Competency 2.1.10 a-d: Engage, assess, intervene, and evaluate with individuals, families, groups, organizations, and communities.

Competency 2.1.11: Apply a Christian worldview to generalist level social work practice.

Assessment of Student Learning Outcomes

The major in Social Work consists of 63 credit hours.

The required Social Work courses are:

Prefix Course Hrs.
MAT 2000 Statistics 3
PSY 2000 Introduction to Psychology 3
PSY 2010 Life-Span Development 3
SWK 2000 Introduction to Social Work 3
SWK 2050 Human Behavior and Social Environment 3
SWK 2053 Social Problems (preferred) or 3
SOC 2000 Introduction to Sociology 3
SWK 3050 Diversity and Values in the Social Work Practice 3
SWK 3013 Social Work Process and Practice I 3
SWK 3014 Social Work Process and Practice II 3
SWK 3020 Social Welfare Policy 3
SWK 3024 Group Processes 3
SWK 3033 Individual and Family Dynamics 3
SWK 4010 Methods of Social Research 3
SWK 4030 Case Management and Social Networking 3
SWK 4085 Field Education 10
SWK 4095 Field Education Seminar 2

 

Six credit hours from:

PSY 4080Adult Development and Aging3PSY 4080Adult Development and Aging3

Prefix Course Hrs.
SWK 3034 Death and Dying 3
SWK 3044 Substance Abuse 3
SWK 4045 Special Topics in Social Work 3
SWK 3050 Abnormal Psychology 3
SWK 4020 Counseling Theories 3
PSY 4045 Special Topics in Psychology 3
PSY 4080 Adult Development and Aging 3
SWK 3054 Child Abuse and Neglect 3
SWK 4054 Child Welfare Policy 3

Sport Communication
The major in Sport Communication is uniquely designed to blend sport management and communication courses for those seeking to work as a sports information director, information officer, sports journalist, or in some type of sports production. Students in this cross-disciplinary program will learn strong written and oral presentation skills, packaged with a solid background in sport management principles.

Major Mission and Outcomes

The philosophy of the Sport Communication major is based on the assumption that effective communication is the basis of much of what needs to happen in the world in which we live. To this end, the course content is designed to deliver the skills which will enable students to be prepared academically to be effective communicators, to give them experience in using their knowledge and to nurture them, by precept and example, a sense of Christian ideals and service. Students majoring in Sport Communication will meet the following four outcomes which coordinate with Warner University’s mission to provide academic excellence and a Christian learning environment.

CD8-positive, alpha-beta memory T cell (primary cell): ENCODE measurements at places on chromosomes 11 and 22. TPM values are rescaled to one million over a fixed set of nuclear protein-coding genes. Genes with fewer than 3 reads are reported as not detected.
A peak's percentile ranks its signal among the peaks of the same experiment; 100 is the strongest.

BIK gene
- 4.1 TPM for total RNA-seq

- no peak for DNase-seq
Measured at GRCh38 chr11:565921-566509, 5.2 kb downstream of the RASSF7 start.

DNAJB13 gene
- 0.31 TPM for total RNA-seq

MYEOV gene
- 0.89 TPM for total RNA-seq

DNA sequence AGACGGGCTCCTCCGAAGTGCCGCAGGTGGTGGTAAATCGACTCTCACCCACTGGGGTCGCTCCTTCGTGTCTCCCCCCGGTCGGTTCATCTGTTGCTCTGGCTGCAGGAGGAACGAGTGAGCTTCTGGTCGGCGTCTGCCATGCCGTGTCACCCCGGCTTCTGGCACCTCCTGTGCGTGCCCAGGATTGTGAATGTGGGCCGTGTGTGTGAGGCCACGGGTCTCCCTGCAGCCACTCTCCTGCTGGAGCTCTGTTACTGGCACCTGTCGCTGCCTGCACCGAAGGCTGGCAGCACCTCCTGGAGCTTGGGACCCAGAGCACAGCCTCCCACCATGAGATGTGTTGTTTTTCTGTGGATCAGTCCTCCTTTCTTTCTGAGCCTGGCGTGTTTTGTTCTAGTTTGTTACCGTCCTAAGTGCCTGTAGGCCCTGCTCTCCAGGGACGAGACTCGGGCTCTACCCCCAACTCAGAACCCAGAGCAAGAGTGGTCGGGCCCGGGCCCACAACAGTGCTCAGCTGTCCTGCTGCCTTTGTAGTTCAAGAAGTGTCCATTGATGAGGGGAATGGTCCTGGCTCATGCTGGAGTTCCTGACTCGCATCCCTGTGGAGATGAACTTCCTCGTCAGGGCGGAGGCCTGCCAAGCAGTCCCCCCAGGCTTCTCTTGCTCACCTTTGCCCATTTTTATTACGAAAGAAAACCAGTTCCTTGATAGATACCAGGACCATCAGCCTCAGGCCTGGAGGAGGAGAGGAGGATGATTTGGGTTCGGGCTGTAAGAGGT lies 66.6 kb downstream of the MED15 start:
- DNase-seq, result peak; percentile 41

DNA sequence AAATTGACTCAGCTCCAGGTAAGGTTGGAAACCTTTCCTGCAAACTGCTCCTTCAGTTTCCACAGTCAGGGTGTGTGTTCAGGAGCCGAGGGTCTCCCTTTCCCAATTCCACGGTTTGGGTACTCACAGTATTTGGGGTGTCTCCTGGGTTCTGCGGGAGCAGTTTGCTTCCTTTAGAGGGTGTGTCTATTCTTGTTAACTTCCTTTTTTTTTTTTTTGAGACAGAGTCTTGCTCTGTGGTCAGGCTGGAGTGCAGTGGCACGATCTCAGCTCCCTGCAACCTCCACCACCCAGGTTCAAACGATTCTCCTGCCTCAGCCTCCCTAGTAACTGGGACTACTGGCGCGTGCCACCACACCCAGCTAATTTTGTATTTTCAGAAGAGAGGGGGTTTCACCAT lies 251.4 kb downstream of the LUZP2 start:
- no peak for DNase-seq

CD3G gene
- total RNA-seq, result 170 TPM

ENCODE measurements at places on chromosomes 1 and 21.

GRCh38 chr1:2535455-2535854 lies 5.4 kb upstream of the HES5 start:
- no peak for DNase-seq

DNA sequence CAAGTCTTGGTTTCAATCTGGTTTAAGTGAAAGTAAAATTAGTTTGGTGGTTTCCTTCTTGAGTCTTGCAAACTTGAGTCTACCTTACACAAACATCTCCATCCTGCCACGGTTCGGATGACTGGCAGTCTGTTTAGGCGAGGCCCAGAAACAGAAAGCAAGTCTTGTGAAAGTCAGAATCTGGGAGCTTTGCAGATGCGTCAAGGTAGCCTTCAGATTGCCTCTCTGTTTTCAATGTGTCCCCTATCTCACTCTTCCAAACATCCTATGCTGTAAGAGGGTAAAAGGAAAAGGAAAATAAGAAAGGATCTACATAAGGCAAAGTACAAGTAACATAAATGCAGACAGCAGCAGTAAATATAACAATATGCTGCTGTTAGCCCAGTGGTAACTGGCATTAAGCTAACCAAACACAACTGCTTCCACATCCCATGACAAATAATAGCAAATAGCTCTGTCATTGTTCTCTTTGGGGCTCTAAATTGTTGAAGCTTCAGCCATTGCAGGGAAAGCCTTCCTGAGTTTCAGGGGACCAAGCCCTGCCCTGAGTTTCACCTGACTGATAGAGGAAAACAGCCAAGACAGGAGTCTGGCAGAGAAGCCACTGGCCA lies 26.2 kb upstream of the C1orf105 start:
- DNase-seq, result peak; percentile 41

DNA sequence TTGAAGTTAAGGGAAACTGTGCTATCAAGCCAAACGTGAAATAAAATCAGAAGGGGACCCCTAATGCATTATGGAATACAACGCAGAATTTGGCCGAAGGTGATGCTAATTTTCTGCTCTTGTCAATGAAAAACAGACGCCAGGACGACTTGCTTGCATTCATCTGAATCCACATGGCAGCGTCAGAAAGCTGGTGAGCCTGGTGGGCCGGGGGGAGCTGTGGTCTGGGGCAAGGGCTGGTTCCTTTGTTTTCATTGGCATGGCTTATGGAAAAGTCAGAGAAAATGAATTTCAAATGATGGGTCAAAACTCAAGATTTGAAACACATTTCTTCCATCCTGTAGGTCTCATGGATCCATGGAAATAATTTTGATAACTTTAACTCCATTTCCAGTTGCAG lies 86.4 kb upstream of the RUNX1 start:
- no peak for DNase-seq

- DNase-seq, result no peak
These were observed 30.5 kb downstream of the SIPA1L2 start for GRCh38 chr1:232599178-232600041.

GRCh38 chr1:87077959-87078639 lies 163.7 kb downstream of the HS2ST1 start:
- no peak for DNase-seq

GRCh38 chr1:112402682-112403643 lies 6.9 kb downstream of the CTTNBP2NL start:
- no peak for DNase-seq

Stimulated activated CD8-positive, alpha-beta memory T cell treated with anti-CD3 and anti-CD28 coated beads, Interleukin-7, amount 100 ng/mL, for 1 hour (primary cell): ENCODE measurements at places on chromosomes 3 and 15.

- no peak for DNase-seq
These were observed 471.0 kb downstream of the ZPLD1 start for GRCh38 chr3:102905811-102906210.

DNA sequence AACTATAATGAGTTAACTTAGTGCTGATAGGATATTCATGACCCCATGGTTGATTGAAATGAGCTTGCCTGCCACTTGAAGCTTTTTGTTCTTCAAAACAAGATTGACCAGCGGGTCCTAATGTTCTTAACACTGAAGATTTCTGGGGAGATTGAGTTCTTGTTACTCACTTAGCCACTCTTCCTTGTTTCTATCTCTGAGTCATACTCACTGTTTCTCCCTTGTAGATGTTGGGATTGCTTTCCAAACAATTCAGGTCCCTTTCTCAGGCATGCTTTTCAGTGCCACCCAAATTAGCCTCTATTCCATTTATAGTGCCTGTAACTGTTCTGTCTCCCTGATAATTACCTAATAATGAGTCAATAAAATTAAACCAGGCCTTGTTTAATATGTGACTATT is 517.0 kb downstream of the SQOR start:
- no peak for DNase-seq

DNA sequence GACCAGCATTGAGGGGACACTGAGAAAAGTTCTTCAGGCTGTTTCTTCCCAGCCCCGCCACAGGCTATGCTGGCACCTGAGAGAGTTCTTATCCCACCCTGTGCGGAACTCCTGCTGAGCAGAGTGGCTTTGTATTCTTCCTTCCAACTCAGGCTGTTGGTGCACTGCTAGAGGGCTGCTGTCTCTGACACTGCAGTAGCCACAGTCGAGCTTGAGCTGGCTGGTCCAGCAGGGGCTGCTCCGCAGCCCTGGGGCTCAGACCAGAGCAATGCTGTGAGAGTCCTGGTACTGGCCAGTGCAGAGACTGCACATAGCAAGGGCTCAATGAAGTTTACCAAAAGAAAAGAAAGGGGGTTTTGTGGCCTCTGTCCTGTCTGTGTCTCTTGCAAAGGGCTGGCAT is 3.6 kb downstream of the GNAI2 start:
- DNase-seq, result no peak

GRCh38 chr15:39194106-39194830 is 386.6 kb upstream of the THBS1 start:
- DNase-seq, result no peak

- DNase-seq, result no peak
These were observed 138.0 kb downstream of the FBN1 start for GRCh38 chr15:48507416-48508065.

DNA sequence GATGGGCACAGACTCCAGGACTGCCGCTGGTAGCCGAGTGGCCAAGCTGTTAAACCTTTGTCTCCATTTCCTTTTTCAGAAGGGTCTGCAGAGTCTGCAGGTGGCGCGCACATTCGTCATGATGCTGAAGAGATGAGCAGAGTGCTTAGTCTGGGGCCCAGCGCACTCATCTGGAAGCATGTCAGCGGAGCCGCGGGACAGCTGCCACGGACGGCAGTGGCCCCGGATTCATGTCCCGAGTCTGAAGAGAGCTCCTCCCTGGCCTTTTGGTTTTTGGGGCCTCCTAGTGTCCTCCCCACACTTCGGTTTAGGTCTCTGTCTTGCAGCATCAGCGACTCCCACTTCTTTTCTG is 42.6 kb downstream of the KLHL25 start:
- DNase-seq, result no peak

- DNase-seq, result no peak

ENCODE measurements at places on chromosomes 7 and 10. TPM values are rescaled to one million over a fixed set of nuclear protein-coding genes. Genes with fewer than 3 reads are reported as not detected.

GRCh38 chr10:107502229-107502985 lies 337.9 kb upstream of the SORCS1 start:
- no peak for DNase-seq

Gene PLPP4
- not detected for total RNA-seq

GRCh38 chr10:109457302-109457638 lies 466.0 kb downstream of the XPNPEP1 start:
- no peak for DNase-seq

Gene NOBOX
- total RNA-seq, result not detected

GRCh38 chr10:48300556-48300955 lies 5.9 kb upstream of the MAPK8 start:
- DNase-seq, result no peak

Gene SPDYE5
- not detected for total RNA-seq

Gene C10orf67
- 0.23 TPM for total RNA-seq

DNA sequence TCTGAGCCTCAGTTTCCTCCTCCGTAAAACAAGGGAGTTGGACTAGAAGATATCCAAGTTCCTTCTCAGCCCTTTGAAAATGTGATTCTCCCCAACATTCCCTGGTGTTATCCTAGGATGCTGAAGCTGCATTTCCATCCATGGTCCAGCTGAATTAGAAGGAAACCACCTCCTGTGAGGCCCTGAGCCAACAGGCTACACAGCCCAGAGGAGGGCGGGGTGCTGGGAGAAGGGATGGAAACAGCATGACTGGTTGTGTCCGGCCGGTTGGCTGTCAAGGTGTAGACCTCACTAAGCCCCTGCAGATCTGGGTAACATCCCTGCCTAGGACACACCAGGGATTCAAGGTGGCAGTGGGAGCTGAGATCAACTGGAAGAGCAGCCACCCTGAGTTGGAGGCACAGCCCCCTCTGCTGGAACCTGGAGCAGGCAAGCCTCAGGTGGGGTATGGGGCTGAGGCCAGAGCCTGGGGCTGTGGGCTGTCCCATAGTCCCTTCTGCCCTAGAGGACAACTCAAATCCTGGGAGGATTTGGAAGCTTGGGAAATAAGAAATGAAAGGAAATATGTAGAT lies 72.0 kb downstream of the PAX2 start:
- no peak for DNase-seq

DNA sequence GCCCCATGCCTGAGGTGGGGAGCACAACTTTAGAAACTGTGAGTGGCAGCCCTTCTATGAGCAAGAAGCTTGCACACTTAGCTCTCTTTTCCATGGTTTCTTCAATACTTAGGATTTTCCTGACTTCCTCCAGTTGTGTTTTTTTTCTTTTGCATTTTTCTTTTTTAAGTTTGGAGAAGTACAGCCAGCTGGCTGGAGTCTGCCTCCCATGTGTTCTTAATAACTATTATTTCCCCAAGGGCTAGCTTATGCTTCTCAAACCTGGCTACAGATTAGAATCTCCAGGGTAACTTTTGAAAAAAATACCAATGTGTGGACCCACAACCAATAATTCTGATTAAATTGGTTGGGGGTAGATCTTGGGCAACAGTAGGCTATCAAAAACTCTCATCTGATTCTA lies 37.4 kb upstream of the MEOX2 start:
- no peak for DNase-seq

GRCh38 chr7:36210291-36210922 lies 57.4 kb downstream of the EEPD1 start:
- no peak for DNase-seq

1. Students in the Sport Communication major will discover principles and practices of academic and professional standards to be effective communicators.
  2. Students in the Sport Communication major will demonstrate, through experiences, increasing abilities to be effective communicators.
  3. Students and graduates of the major will be able to compete favorably with peers for employment and continued education.
  4. Students in the Sport Communication major will be able to apply a biblical worldview to presented course content.

Major in Sport Communication

The major in Sport Communication consists of 43 credit hours with a required minor in either Media Writing or Communication. Core Courses are:

Prefix Course Hrs.
COM 2020 Media Literacy 3
COM 3063 Communication Elements and Theories 3
COM 4061 Career Planning 1
COM 4095 Seminar in Communication 2

  Required Coursework:

Prefix Course Hrs.
BUS 2000 Introduction to Business 3
COM 2002 Audio and Video Production I 3
COM 2044 Digital Photography 3
COM 2040 Radio Production 3
BUS 3010 Marketing 3
COM 3012 Publishing Design 3
COM 3130 News Writing 3
COM 3320 Webcast Media Writing 3
COM 3060 Sports Journalism 3
PED 4033 Sports Marketing and Public Relations or 3
PED 4043 Athletic and Facility Management 3

  Practica/Internship (4 hours, minimum):

Prefix Course Hrs.
COM 3/4070 Practica (typically 1 hour per semester) or 1
COM 3/4075 Field Experience (3 or 6 hours) or 3 or 6
COM 3/4085 Internship (3 or 6 hours) 3 or 6